How much salt to add to cooking water

When boiling, poaching, or blanching, it’s important to season your cooking water. It’s easy to skip this step, but doing so is a missed opportunity. Adding salt to cooking water seasons the inside of your food, whether you’re making noodles or beans. This is science at work. Osmosis transports water into and out of cells. As the cooking water enters the food, it brings salt with it, flavoring the inside of whatever you’re cooking. How much salt to add to cooking water depends on your ingredients and preparation method.

As a general rule, the shorter the cooking time, the more salt you should add to your cooking water. Keep in mind that not all salt is the same size. Kosher salt has large, flaky crystals, while table salt has fine grains. A teaspoon of table salt contains significantly more flavoring power than a teaspoon of kosher salt. If you were to swap salts without adjusting measurements, you’d risk over or under seasoning your dish. If a recipe calls for table salt, you substitute kosher salt if you increase the amount by ¼ teaspoon per teaspoon. 

When blanching vegetables like green beans or peas, the ingredients will only be submerged in the liquid for a few minutes. This doesn’t give them a lot of time to absorb salt. To accomplish proper seasoning, the cooking water should be extremely salty. For 5 quarts of water, add ½ cup of salt to achieve the best flavor. If you were to taste the water directly it would be unpalatable, but when the vegetables come out they will have a mild and savory flavor.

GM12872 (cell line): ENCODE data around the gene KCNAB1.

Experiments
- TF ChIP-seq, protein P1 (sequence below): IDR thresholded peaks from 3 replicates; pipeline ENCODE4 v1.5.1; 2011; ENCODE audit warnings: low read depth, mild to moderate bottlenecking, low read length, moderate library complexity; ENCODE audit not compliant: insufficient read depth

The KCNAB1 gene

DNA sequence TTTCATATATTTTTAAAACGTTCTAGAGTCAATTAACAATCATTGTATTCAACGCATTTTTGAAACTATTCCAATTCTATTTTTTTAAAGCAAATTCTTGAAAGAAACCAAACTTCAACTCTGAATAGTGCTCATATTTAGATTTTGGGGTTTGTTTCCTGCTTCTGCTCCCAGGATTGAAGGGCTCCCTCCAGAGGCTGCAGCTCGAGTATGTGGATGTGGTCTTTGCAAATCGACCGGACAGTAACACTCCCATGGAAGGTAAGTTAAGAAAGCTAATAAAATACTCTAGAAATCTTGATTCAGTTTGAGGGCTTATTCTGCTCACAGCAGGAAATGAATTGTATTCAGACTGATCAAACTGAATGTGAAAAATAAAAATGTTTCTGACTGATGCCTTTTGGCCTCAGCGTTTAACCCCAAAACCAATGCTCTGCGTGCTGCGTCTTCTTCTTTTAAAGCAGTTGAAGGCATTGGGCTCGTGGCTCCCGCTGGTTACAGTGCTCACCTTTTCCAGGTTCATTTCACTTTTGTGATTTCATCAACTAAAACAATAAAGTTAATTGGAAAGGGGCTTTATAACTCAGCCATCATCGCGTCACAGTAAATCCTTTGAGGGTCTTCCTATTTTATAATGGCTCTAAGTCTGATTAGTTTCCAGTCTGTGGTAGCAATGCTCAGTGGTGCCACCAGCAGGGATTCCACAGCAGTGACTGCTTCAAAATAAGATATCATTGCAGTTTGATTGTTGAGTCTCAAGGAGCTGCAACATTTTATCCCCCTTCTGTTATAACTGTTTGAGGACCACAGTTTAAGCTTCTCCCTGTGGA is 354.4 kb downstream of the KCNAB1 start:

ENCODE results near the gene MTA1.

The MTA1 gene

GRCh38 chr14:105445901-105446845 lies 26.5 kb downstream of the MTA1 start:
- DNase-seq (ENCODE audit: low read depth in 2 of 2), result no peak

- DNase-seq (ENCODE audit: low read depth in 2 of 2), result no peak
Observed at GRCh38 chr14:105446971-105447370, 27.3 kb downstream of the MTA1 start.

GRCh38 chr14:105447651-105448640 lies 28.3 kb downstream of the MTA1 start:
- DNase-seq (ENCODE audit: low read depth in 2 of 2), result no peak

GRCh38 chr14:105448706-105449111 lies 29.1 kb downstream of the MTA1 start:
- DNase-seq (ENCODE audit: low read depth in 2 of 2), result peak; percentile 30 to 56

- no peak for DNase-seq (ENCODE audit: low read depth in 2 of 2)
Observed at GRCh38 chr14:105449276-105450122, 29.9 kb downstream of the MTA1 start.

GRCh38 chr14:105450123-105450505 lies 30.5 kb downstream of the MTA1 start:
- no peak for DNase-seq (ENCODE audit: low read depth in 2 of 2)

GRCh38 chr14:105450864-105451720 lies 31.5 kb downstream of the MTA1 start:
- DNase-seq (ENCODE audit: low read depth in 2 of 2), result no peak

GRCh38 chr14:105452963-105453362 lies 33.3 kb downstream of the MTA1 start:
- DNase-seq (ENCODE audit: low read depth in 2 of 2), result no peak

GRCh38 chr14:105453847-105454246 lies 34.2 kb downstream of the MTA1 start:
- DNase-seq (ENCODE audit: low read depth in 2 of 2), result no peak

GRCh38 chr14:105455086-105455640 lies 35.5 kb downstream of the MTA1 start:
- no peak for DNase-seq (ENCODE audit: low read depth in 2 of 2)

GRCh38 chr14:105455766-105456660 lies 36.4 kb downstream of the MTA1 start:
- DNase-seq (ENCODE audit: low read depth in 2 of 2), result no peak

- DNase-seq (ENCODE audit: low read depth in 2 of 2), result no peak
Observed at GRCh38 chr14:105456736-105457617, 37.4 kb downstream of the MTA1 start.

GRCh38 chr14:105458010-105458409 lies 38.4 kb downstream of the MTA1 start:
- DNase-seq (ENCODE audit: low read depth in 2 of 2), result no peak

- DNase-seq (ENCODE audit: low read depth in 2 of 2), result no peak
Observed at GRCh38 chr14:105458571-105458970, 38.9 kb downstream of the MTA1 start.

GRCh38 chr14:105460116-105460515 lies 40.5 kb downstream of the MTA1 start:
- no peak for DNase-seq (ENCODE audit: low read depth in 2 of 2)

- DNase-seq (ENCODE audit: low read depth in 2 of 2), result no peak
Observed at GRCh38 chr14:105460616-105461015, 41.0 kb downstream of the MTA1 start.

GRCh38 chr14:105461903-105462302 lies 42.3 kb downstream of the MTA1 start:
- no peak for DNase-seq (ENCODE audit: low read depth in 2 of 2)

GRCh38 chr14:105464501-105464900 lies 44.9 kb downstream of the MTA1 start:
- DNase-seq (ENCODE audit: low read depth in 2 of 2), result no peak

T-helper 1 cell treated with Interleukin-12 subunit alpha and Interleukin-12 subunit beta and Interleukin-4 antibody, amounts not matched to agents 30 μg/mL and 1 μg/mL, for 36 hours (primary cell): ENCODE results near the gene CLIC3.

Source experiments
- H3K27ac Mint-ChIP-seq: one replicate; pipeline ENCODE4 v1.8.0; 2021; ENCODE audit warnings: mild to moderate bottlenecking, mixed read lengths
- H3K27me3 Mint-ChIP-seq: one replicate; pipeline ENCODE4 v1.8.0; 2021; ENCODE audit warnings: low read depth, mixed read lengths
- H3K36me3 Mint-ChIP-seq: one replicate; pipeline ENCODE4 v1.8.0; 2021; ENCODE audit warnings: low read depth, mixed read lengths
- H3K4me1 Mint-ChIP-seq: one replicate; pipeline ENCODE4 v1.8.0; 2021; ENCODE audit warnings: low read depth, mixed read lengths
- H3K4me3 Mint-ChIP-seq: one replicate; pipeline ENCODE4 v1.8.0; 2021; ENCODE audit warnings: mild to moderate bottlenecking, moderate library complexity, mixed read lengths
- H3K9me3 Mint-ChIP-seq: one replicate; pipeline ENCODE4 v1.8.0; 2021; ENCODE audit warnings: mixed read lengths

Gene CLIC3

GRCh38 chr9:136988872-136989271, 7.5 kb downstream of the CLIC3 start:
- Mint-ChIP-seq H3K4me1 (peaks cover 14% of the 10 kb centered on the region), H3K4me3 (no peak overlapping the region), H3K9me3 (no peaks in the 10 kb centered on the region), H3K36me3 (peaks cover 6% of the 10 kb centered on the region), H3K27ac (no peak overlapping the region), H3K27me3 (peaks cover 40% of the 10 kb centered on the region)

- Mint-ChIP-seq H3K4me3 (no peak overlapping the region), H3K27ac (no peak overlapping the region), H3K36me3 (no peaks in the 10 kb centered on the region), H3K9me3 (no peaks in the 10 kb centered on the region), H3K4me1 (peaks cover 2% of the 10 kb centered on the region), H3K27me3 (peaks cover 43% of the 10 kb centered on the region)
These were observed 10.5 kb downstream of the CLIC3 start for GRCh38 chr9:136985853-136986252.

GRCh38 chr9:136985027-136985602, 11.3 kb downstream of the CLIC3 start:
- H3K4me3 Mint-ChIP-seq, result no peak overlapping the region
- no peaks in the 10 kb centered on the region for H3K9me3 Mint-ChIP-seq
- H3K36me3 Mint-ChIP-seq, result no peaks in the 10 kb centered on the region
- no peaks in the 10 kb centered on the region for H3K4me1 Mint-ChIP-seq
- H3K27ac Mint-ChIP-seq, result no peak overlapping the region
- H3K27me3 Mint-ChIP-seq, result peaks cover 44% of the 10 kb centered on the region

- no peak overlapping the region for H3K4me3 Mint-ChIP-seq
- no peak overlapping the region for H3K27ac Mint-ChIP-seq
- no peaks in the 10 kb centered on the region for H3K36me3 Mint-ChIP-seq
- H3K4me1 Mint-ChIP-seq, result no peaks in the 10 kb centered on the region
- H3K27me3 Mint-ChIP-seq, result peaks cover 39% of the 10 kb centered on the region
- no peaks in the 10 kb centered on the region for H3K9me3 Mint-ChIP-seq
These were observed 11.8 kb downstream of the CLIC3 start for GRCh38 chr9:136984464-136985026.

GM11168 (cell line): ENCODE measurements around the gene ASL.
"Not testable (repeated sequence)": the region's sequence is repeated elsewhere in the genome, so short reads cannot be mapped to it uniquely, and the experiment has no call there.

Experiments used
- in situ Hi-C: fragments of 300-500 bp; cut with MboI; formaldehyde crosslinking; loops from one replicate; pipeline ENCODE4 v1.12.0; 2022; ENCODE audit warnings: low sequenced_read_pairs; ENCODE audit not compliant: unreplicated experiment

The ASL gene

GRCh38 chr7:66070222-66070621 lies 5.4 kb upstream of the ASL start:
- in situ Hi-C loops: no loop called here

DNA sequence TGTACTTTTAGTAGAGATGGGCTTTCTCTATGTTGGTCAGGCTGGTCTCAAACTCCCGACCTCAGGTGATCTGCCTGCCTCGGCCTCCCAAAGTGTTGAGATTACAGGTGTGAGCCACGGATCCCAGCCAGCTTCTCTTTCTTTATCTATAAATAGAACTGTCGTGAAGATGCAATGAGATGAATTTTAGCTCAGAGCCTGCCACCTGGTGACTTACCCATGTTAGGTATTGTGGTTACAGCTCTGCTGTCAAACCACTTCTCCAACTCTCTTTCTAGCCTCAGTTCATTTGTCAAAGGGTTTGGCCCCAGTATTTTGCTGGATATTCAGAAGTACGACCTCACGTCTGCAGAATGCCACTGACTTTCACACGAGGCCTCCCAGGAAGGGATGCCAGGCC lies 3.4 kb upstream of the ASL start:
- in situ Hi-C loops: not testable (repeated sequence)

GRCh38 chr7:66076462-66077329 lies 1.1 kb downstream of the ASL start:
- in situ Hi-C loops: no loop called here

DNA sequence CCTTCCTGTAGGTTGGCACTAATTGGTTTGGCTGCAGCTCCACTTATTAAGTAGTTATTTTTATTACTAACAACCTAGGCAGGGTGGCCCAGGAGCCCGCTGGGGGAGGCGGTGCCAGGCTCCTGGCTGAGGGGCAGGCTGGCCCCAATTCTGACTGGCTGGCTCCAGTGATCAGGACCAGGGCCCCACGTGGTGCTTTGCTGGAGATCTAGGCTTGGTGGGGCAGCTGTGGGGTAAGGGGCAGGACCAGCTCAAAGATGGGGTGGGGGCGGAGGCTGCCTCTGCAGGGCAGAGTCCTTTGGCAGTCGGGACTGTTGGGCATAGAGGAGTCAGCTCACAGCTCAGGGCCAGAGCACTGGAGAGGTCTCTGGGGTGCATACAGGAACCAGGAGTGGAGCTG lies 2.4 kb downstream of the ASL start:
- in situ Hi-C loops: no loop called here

When it comes to pasta water, Serious Eats suggests that the ideal salinity is 1-2%, depending on your taste preferences. This translates to 1 ½ teaspoons of salt per liter of water. The average pasta pot has a 6-8 quart capacity. If it’s filled three quarters full, you’re using 4-5 quarts of water. To achieve 1% salinity, you’d need to use 2.3 Tablespoons of table salt in 5 quarts of water. A liter is slightly smaller than a quart, but don’t bother getting too caught up in the conversions. Use this rule as a guideline, and don’t add significantly less. 

For boiling potatoes, you’ll need a lot of salt. Most potatoes are very mild, and thoroughly seasoning them will bring out their best flavor. Season with 1 tsp of table salt per pound of potato. 

When it comes to dried beans, the advice is mixed. Some sources say to avoid adding salt until the end of the cooking process to achieve the best texture. When we’re cooking, flavor is our primary goal. To season your beans while cooking, add 1 tsp of table salt per pound of dried beans along with enough water to cover them. 

Proper seasoning during every step of the process is the best way to ensure a flavorful dinner. Once you’re done cooking, don’t toss that water! Check out our guide to pasta water for more ideas.